I’m sitting at my rented home in South India and the power is out, again. I’ve been working more than full-time in a laidback town in India and I really love it. But friends and other travelers often as me how difficult it is to live here…
Is living in India hard? It’s hard to deal with things like power outages, the heat, constantly negotiating, crowded public spaces, the traffic, and finding places because Google Maps isn’t always available. But it’s also easy because the cost of living is 68.3% less than the USA. Plus, the people are welcoming and the food is delicious.
Many friends that I’ve spoken with picture India as this crowded, dirty, smelly place, where you will get scammed. OR they think it’s this exotic peaceful spiritual place where you will reach enlightenment in a few weeks.
In reality, it’s a bit of both and it’s neither. 😎
I’ve been living in India for 7 months now and working online for a US company, and in many ways, it’s been an easy period of my life. It’s also been very difficult at times.
But let’s take a look at both perspectives to see if this incredible country is right for you…
What’s Difficult About Living in India for a Foreigner?
Let’s take a look at the common things people think about when they think about the challenges of living and traveling in India. Then let’s see if that’s something you might experience:
I’ve paid more than a local for taxis and tuk-tuks. I’ve paid a “service charge” to my internet repairman when I’m sure he didn’t do anything but wait until the internet naturally came back on. I paid more to have a bed delivered than I could have. Overall though, we’re talking about losing a few dollars.
Many local people are often very nice and willing to go out of their way to help though as well. The first Uber driver I got from the Chennai airport at 4 am, didn’t know where my hotel was, and Google Maps wasn’t leading us to the right location. So he drove me around for 30 minutes as he asked rickshaw drivers until we could found it and he made sure I got there safely.
This has been hard for me. I rent a scooter and love driving it. But to drive 10 minutes downtown is an adventure every time and I only make the trek unless I really need something. If I die it is going to be from getting hit by one of the buses that speed through town blaring their horn. Or some high school kid who’s cruising on his motorcycle with friends on the back.
In the big cities like Chennai, it’s common to hit traffic and it can be frustrating to get to most places in a big city.
I grew up in a forest in Michigan with very few neighbors, so this is hard. Now that it’s summer the tourists are gone, so it is less crowded. I also rent a house just outside of town, so I can hear the crickets at night instead of the people. I can only take so much of the crowds. My Indian friend said it right, “It’s a rat race here.”
The first thing in the morning I hear the local ashram broadcasting spiritual chanting. It starts at like 5 am. For a couple of weeks of my time here, the neighborhood farmer would be driving his oxen at his rice paddy and shouting, “Hey!” over and over.
My other neighbor had 13 dogs who would sometimes bark and sing the doggy blues late into the night. This kind of stuff bothered the guy who shared my house with me. But I can barely hear anything in my bedroom and don’t really mind.
I’m lucky to live near a forest, so at night I can hear the crickets out my window. In the morning, some exotic birds sing at sunset. The first time I came to India I stayed in the town and I remember getting annoyed by the constant horn beeping. Everyone beeps their horn as they drive and even going back to live downtown in a big city in Texas, it was like going to a serene forest compared to India.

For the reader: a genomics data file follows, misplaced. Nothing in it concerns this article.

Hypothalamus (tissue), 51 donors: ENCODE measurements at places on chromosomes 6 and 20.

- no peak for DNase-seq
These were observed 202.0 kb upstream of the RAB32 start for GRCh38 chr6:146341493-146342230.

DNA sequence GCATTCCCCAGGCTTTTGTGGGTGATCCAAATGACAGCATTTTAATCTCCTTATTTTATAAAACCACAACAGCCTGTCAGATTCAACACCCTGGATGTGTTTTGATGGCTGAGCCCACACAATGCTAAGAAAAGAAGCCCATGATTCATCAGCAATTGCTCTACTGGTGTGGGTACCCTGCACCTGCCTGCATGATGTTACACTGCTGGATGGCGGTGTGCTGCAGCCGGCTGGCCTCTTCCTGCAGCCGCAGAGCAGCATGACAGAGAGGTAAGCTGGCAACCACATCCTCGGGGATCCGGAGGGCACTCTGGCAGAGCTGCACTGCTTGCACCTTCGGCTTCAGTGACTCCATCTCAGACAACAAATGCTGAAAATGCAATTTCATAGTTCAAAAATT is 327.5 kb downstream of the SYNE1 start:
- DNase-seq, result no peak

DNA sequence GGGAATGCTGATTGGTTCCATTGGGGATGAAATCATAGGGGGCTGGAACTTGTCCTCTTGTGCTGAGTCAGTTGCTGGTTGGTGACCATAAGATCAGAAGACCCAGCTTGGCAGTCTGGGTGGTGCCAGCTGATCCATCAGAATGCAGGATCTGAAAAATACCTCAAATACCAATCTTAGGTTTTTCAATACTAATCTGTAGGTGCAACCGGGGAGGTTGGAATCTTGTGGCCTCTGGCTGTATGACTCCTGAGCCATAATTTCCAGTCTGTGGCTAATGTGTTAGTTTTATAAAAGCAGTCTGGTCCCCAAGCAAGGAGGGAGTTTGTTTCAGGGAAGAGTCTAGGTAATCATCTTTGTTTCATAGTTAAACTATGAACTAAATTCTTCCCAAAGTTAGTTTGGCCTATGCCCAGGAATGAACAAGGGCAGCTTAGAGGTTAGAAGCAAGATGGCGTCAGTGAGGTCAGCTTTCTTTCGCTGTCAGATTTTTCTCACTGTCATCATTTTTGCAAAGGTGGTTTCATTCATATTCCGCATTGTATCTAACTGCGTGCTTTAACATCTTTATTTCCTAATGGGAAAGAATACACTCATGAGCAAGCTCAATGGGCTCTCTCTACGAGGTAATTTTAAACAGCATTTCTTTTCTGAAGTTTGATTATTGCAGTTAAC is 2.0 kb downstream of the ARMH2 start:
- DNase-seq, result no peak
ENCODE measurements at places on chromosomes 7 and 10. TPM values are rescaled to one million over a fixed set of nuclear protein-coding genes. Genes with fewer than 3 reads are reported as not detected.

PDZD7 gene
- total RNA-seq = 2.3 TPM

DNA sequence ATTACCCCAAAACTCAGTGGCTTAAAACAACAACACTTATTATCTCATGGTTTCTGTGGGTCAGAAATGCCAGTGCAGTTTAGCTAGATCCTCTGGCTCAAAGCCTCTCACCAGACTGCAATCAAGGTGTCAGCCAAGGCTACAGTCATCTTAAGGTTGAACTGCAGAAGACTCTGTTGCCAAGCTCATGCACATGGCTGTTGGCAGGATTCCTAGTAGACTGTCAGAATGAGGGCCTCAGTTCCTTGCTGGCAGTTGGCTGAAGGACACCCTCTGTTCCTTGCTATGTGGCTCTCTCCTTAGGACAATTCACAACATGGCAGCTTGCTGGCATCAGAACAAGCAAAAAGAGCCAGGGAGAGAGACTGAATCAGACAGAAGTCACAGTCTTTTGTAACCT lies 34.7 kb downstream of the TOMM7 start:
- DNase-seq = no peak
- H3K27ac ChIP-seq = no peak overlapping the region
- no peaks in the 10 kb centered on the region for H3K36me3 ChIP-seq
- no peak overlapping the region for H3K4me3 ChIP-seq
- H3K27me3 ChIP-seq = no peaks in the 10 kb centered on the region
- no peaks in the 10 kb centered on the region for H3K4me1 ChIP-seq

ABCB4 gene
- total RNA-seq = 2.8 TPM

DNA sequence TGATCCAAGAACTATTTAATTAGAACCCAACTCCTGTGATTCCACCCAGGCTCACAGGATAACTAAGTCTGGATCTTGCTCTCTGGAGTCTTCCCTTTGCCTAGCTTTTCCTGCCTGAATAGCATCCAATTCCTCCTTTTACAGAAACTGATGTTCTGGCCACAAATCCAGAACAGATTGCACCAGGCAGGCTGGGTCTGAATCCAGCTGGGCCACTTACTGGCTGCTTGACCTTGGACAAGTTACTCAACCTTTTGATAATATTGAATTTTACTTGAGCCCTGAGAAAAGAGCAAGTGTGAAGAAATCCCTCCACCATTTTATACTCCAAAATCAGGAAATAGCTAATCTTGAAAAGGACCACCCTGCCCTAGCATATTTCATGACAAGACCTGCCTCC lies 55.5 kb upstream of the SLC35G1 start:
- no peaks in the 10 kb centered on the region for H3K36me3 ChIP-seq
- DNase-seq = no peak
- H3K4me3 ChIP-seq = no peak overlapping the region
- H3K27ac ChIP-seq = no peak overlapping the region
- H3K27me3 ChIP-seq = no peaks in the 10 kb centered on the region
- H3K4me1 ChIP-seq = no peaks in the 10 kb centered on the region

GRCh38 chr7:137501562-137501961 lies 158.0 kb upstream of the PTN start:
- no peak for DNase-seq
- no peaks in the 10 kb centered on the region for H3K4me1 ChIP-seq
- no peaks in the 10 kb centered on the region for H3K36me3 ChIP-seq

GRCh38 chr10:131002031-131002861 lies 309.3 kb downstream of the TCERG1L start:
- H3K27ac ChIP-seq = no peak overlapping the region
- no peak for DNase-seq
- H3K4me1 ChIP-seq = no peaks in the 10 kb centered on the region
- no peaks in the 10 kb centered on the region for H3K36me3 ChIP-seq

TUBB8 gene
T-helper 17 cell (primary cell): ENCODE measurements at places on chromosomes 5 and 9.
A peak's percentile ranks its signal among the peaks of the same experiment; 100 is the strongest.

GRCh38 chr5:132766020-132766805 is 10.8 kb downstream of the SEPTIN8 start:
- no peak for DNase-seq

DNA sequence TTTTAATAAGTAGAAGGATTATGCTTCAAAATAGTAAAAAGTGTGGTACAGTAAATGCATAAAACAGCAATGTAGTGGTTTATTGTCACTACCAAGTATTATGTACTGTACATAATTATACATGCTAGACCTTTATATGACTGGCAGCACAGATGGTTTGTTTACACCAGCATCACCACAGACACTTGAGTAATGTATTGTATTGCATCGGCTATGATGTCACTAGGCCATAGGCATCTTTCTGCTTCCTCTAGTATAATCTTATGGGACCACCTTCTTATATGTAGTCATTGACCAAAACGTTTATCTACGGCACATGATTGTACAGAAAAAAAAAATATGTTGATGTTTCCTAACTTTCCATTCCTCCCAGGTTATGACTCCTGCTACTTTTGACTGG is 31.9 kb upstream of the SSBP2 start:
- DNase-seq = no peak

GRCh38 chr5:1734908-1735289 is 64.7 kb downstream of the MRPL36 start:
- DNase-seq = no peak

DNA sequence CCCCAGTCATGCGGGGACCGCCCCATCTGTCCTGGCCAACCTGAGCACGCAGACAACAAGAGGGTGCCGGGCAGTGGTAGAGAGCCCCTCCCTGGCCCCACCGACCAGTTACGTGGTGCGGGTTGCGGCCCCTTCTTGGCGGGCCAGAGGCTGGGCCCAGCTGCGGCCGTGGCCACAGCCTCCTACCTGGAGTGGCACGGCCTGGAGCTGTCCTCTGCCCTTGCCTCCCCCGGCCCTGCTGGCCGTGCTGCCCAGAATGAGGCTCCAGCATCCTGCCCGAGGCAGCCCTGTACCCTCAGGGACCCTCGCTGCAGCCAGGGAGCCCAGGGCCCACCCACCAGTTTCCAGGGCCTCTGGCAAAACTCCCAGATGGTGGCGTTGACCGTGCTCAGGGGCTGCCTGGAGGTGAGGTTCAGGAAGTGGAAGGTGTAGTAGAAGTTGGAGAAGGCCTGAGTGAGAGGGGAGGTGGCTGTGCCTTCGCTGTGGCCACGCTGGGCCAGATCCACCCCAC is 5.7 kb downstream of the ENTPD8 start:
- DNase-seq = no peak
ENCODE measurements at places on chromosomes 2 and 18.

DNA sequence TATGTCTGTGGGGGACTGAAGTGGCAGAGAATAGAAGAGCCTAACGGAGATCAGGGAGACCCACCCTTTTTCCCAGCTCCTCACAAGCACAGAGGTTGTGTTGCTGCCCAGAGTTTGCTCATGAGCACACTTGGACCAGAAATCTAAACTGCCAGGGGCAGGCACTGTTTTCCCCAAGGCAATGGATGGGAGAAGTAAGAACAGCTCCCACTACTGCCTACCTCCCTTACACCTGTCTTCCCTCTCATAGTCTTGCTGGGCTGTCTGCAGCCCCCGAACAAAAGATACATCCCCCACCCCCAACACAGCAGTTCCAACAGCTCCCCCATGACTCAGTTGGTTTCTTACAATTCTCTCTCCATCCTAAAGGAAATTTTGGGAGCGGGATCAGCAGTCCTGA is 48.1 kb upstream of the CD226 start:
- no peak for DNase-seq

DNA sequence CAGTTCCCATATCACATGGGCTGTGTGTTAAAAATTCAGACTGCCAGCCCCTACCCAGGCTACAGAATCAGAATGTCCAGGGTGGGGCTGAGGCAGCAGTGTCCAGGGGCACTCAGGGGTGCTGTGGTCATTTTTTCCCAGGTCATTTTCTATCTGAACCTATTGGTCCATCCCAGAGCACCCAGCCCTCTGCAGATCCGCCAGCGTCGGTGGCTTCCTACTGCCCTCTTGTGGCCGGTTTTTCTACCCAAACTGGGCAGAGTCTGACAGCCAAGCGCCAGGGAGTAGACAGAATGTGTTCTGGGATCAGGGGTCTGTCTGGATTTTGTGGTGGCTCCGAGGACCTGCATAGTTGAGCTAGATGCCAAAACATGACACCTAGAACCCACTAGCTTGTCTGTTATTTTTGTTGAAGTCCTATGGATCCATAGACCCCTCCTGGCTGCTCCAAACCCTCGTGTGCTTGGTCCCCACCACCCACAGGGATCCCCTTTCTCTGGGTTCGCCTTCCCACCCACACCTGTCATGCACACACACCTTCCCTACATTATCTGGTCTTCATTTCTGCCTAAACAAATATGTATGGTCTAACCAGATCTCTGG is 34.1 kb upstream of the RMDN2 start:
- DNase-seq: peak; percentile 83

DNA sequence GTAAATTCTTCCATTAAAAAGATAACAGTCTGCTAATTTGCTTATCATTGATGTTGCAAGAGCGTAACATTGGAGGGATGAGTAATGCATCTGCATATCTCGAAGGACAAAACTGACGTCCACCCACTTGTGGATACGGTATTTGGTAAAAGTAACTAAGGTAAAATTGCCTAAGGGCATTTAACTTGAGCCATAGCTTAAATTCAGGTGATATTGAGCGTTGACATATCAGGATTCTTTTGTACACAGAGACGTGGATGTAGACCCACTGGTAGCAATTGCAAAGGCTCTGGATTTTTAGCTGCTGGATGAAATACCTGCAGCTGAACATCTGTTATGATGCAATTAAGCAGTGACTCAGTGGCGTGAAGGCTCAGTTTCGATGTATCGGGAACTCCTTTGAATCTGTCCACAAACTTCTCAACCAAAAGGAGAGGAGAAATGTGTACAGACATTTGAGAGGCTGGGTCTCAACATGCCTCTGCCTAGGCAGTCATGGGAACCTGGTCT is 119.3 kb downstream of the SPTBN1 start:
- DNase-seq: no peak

I’ve never had to bribe anyone. I hear in places like Goa it’s more common since there are more tourists.
ATMs don’t always have money
Most places take cash here and sometimes the ATM runs out of cash. I’ve never been stuck because I keep 10000 INR as a backup, but it could happen. I like that it helps me spend less money!
This is annoying. Some times weeks go by without a power cut, and sometimes the power goes out every day. My friend says it’s because it is summer so most people are running their A/C units. Every time there’s a storm the power goes out. Once a month the power goes out for about 8 hours.
Eventually, I’ll buy an inverter and a battery, so I can still have WiFi and a fan going during the cuts, but for now, I just deal with it and use my mobile hotspot for internet. There’s also a local restaurant that usually has power during a power cut too.
I wrote a post about how good the internet is in India and overall it’s pretty good. I work full-time at an online company. I mostly use Google Docs. I do also a number of weekly Skype calls, and I’ve been able to get speeds ~70 Mbps. The only problem I have is watching Vimeo videos. Youtube is fine though.
I walk around with a DSL camera and have never felt unsafe. I have heard about travelers in my town being mugged and women being groped. A female friend of mine was grabbed in broad daylight on a country road. This is a genuine real concern, especially for women. For myself, though nothing bad has happened or seemed like it would. I do try to avoid going out at night, mostly because I like to sleep though, haha 😴
When I stepped off the airport, there is a distinct smell like a warm basement where you’ve been cooking pepper. There are beautiful smells of incense and delicious food too. There are disgusting smells of cow poop or urine.
My bathroom sometimes smells like chemicals as if it’s coming from the pipes. I can smell like fires from people burning their trash. The bad smells are a small percentage of the mostly normal smells though.